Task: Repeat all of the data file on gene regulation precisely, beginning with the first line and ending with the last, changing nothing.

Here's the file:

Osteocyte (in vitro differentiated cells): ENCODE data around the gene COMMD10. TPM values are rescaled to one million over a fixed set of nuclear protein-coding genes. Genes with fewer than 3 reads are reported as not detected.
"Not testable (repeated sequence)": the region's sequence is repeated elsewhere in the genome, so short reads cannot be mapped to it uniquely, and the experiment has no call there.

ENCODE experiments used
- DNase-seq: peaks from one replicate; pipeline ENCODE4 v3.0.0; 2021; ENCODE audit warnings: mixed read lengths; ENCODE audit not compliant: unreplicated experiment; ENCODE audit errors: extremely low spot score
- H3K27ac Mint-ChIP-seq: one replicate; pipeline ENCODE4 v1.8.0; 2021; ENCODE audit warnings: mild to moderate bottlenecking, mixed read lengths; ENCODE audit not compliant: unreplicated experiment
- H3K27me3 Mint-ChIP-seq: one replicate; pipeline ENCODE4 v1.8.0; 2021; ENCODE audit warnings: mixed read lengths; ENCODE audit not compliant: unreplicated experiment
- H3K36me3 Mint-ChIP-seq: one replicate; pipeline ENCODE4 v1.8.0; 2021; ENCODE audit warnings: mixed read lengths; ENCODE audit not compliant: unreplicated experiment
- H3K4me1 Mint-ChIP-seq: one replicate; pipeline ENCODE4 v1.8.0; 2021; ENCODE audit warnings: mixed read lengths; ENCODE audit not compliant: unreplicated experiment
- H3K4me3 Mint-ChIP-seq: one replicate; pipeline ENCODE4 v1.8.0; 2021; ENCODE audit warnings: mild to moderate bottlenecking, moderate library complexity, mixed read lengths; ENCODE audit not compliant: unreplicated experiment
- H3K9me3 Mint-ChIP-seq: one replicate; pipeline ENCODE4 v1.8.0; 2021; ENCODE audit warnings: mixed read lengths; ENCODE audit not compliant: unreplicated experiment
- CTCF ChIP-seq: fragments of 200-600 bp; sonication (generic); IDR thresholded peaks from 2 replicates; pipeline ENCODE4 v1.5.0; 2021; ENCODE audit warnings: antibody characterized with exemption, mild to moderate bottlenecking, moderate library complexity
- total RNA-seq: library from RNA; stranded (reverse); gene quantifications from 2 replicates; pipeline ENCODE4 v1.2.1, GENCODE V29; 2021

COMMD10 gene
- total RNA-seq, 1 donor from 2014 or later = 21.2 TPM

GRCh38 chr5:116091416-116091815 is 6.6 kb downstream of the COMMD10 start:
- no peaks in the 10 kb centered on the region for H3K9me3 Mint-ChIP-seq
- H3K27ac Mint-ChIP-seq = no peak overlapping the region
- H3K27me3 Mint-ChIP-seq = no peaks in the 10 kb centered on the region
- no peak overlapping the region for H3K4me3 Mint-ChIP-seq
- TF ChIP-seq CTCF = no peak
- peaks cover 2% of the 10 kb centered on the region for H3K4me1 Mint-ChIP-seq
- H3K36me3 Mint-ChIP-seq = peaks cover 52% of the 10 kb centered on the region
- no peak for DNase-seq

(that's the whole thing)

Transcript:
Osteocyte (in vitro differentiated cells): ENCODE data around the gene COMMD10. TPM values are rescaled to one million over a fixed set of nuclear protein-coding genes. Genes with fewer than 3 reads are reported as not detected.
"Not testable (repeated sequence)": the region's sequence is repeated elsewhere in the genome, so short reads cannot be mapped to it uniquely, and the experiment has no call there.

ENCODE experiments used
- DNase-seq: peaks from one replicate; pipeline ENCODE4 v3.0.0; 2021; ENCODE audit warnings: mixed read lengths; ENCODE audit not compliant: unreplicated experiment; ENCODE audit errors: extremely low spot score
- H3K27ac Mint-ChIP-seq: one replicate; pipeline ENCODE4 v1.8.0; 2021; ENCODE audit warnings: mild to moderate bottlenecking, mixed read lengths; ENCODE audit not compliant: unreplicated experiment
- H3K27me3 Mint-ChIP-seq: one replicate; pipeline ENCODE4 v1.8.0; 2021; ENCODE audit warnings: mixed read lengths; ENCODE audit not compliant: unreplicated experiment
- H3K36me3 Mint-ChIP-seq: one replicate; pipeline ENCODE4 v1.8.0; 2021; ENCODE audit warnings: mixed read lengths; ENCODE audit not compliant: unreplicated experiment
- H3K4me1 Mint-ChIP-seq: one replicate; pipeline ENCODE4 v1.8.0; 2021; ENCODE audit warnings: mixed read lengths; ENCODE audit not compliant: unreplicated experiment
- H3K4me3 Mint-ChIP-seq: one replicate; pipeline ENCODE4 v1.8.0; 2021; ENCODE audit warnings: mild to moderate bottlenecking, moderate library complexity, mixed read lengths; ENCODE audit not compliant: unreplicated experiment
- H3K9me3 Mint-ChIP-seq: one replicate; pipeline ENCODE4 v1.8.0; 2021; ENCODE audit warnings: mixed read lengths; ENCODE audit not compliant: unreplicated experiment
- CTCF ChIP-seq: fragments of 200-600 bp; sonication (generic); IDR thresholded peaks from 2 replicates; pipeline ENCODE4 v1.5.0; 2021; ENCODE audit warnings: antibody characterized with exemption, mild to moderate bottlenecking, moderate library complexity
- total RNA-seq: library from RNA; stranded (reverse); gene quantifications from 2 replicates; pipeline ENCODE4 v1.2.1, GENCODE V29; 2021

COMMD10 gene
- total RNA-seq, 1 donor from 2014 or later = 21.2 TPM

GRCh38 chr5:116091416-116091815 is 6.6 kb downstream of the COMMD10 start:
- no peaks in the 10 kb centered on the region for H3K9me3 Mint-ChIP-seq
- H3K27ac Mint-ChIP-seq = no peak overlapping the region
- H3K27me3 Mint-ChIP-seq = no peaks in the 10 kb centered on the region
- no peak overlapping the region for H3K4me3 Mint-ChIP-seq
- TF ChIP-seq CTCF = no peak
- peaks cover 2% of the 10 kb centered on the region for H3K4me1 Mint-ChIP-seq
- H3K36me3 Mint-ChIP-seq = peaks cover 52% of the 10 kb centered on the region
- no peak for DNase-seq